Michael Nathanson – Nomura: I have two for Jay just on Parks. Jay, when you started the year, I remember you guys set rough numbers that it would be $500 million of incremental revenues and expenses related to the new (indiscernible). I wonder, now you are three quarters in the way down through the year, can you just update on where you (indiscernible) to that $500 million and is there any differences on the timing of revenues and expenses?
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Jay Rasulo – SEVP and CFO: We said last year that we would have $300 million of incremental revenue matched with cost and then an incremental $500 million this year. We are still very much on pace for that and it seems like it will be, as we thought, pretty much match up with costs of launching, training, preopening and all of the things that go into launching these new initiatives. If you look at this quarter in particular, Michael, we think about 50 basis points of our Parks margin, the change that you saw in the Parks margin number that I gave you, is the impact of these new initiatives on the margins for the quarter. That’s the Disney Cruise Line, California Adventure expansion and our Ahwahnee really represent the bulk of that 50 basis point impact.
Michael Nathanson – Nomura: I’ll ask one follow-up on power trends, we’re all excited about the new California park, give a sense of what the attendance trends look like through the quarter, maybe next quarter in California versus Florida, is there anything you are seeing differently than previous years?
Jay Rasulo – SEVP and CFO: No, not really a big difference between those two parks as we sort of get into the summer and look at what the rest of the summer is probably going to look like and into the fall, not a huge difference.
Benjamin Swinburne – Morgan Stanley: I have a question for Bob on Avengers and then a follow-up for Jay. Bob last quarter you talked about being a little short on inventory at the Avengers and on the CP front, and wanting to sort of the get the company focused on fully monetizing that property. Looking at Q3, how would you sort of judge the performance of the Company overall across the segments particularly at CP and at film, and how do you think about looking at this property from a licensing perspective relative to some of your other big hits like the Cars where you really didn’t see much of a falloff on the licensing front as you moved out over the years beyond initial release of the film?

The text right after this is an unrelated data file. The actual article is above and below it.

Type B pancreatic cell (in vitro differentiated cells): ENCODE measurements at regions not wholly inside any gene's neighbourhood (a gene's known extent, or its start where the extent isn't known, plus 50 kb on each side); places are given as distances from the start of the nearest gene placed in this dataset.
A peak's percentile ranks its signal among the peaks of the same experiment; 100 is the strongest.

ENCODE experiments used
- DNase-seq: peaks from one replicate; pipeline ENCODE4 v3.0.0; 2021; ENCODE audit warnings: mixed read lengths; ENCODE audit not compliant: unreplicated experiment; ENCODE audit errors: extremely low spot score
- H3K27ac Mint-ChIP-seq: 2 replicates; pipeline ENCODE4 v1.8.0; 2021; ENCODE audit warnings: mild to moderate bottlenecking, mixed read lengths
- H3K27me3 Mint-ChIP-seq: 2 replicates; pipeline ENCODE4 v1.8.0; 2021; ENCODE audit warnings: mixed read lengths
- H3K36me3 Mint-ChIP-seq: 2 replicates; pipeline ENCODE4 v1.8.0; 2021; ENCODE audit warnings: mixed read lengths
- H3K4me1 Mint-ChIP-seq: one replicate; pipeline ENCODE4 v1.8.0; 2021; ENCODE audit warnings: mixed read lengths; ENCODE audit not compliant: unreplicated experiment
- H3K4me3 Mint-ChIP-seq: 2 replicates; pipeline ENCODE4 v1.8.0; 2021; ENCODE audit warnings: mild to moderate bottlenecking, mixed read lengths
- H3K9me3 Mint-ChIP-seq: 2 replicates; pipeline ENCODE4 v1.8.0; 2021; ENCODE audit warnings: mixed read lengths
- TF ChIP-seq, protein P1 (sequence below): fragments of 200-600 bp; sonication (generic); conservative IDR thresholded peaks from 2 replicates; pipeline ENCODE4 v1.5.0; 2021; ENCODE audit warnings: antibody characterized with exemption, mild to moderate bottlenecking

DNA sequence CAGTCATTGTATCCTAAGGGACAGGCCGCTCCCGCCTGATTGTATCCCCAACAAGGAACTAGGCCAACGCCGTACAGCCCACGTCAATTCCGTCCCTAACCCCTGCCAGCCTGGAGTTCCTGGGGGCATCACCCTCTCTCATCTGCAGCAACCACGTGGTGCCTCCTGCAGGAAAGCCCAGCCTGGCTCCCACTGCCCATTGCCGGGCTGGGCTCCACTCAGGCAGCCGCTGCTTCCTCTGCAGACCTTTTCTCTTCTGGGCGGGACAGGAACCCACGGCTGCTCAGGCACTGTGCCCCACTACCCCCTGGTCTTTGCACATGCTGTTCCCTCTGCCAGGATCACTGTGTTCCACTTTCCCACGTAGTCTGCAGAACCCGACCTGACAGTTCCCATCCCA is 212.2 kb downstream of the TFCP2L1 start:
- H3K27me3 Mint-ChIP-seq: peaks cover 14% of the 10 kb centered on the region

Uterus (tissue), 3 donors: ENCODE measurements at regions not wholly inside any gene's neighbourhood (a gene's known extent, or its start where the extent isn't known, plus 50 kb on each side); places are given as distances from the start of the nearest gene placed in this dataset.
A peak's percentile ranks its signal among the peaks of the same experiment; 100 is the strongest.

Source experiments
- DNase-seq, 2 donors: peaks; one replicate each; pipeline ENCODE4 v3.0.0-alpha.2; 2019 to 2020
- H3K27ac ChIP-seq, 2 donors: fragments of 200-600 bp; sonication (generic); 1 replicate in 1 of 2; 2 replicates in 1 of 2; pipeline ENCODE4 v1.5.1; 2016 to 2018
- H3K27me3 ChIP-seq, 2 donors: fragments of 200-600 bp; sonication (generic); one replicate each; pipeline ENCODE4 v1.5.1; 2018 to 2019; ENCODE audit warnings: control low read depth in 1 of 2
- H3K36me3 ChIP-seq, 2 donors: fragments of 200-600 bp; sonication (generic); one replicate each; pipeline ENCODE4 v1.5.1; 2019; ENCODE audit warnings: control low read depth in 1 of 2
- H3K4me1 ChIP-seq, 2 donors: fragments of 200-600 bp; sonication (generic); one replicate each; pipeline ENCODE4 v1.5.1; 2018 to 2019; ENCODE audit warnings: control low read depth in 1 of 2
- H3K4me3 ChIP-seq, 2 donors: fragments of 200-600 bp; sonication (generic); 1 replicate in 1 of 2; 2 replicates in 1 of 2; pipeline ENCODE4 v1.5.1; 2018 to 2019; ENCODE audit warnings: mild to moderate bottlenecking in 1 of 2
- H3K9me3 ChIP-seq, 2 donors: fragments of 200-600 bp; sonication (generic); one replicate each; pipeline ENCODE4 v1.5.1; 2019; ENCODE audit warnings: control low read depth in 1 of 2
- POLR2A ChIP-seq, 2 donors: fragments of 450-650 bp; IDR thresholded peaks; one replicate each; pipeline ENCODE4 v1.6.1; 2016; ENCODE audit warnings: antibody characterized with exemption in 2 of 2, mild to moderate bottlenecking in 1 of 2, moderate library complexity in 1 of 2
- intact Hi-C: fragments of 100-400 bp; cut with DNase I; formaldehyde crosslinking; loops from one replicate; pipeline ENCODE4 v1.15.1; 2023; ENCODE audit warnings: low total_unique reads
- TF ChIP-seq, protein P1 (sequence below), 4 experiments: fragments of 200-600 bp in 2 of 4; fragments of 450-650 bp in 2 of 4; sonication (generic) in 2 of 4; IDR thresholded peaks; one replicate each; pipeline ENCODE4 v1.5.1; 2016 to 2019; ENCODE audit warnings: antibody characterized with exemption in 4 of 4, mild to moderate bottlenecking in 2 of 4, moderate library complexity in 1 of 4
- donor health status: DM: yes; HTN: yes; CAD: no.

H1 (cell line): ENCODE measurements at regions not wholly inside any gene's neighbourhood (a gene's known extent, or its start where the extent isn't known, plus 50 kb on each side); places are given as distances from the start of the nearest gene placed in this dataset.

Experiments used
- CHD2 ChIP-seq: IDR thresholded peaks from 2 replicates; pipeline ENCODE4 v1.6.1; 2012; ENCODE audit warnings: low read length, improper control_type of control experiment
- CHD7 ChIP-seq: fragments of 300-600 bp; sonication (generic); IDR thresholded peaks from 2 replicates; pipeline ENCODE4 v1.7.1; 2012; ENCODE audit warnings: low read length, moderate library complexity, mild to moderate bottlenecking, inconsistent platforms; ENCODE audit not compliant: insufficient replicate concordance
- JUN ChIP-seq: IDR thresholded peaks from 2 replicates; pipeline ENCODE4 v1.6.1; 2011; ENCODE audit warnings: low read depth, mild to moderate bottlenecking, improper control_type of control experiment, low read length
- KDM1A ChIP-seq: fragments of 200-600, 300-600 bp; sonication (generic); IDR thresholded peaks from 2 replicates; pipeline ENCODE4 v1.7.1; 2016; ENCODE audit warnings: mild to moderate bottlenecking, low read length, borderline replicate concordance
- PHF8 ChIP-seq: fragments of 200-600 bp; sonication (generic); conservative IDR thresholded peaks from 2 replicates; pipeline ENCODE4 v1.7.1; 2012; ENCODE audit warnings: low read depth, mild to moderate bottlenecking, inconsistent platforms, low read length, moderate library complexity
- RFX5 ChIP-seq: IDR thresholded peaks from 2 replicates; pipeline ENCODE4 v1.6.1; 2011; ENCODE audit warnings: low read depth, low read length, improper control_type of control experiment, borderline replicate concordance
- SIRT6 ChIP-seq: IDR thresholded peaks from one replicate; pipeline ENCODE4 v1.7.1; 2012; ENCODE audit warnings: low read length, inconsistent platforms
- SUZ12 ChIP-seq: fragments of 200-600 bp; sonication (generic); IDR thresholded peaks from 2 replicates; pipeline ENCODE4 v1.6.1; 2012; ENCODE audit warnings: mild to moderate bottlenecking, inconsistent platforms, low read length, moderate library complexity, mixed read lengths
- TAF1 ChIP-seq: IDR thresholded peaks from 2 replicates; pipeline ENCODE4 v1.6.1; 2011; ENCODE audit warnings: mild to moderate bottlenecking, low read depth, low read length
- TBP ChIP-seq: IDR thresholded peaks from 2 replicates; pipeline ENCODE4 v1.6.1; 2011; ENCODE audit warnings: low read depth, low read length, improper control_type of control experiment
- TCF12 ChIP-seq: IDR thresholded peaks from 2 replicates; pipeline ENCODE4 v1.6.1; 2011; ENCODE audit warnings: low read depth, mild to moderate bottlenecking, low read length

Robert A. Iger – President and CEO: We think Avengers is a strong property. It’s not as strong as Cars from the CP front, but that’s the strongest that we’ve ever had. I think it’s important to note that you can’t look at one of these properties in terms of it franchise quality or strength in one quarter. The Avengers is probably a good example of that, because we have to look at it through the release of DVD which is late this September and obviously that takes as well in to Christmas and because the Avengers incorporates Iron Man, Thor, Captain America and the Hulk, we basically are selling products against all those characters and we’ll be selling it when those are the movies, certainly Iron Man, Thor and Captain America come out. So, this is kind of a long-term proposition; Avengers not as strong as Cars but until when the DVD comes out and we get into the Christmas season, it’s way too early to assess this and we have high hopes for not only the films from the individual characters that appear in the movie but that in for the sequel which will come out at that time we haven’t announced yet.
Benjamin Swinburne – Morgan Stanley: Jay, on ESPN, would you be willing to give us the affiliate revenue in the quarter if you exclude the deferral timing or if not, (indiscernible) table which I think will be in the queue. The $100 million cost you called out for Q4, is that a change in the year-over-year expense growth at ESPN what we saw in Q3, because I know obviously have recorded. You have increases in Europe in your licenses?
Jay Rasulo – SEVP and CFO: Sure. Let me take the first half of your question, and then I’ll talk about the $100 million. So Ben relative to our affiliate growth, rate it was pretty large flat versus prior year on a reported basis due to the impact of that contest deferral on and we also had some unfavorable FX stuff in there but the majority of it was the deferral and adjust to the FX rate as well, the Q3 cable affiliate rate growth was very similar to the half of the year which was high single-digits. I think I gave that out in the last call. So, those two factors pretty much account for what looks like a slowdown in the port number.
Benjamin Swinburne – Morgan Stanley: Got it.
Jay Rasulo – SEVP and CFO: On your second question about the $100 million, basically that it really matches the kind of pace of cost growth that we’ve seen which is the sort of low to mid single-digits in cost growth quarter-to-quarter at ESPN, nothing really special there.
Robert A. Iger – President and CEO: That’s Q4 versus prior year event. I want to just provide some perspective on affiliate rate increases, because I know this has gotten some attention this last few weeks, not just for us but across the media sector. When we give a figure of high single-digits, which Jay just gave, you are looking at a blended rate of all of our networks, obviously including ESPN. Because of the size of ESPN sub fees, as you know, we’ve been cautious about how we increase those rates in these new deals that we make given the fact that the fees for ESPN are as high they are, we’re increasing rates on such a high base. The pricing that we get is probably the strongest in terms of a percentage increase is from the other networks led by the Disney Channel. So, we’re getting tremendous price growth in some of the other channels and decent growth in ESPN, but albeit on very, very high base.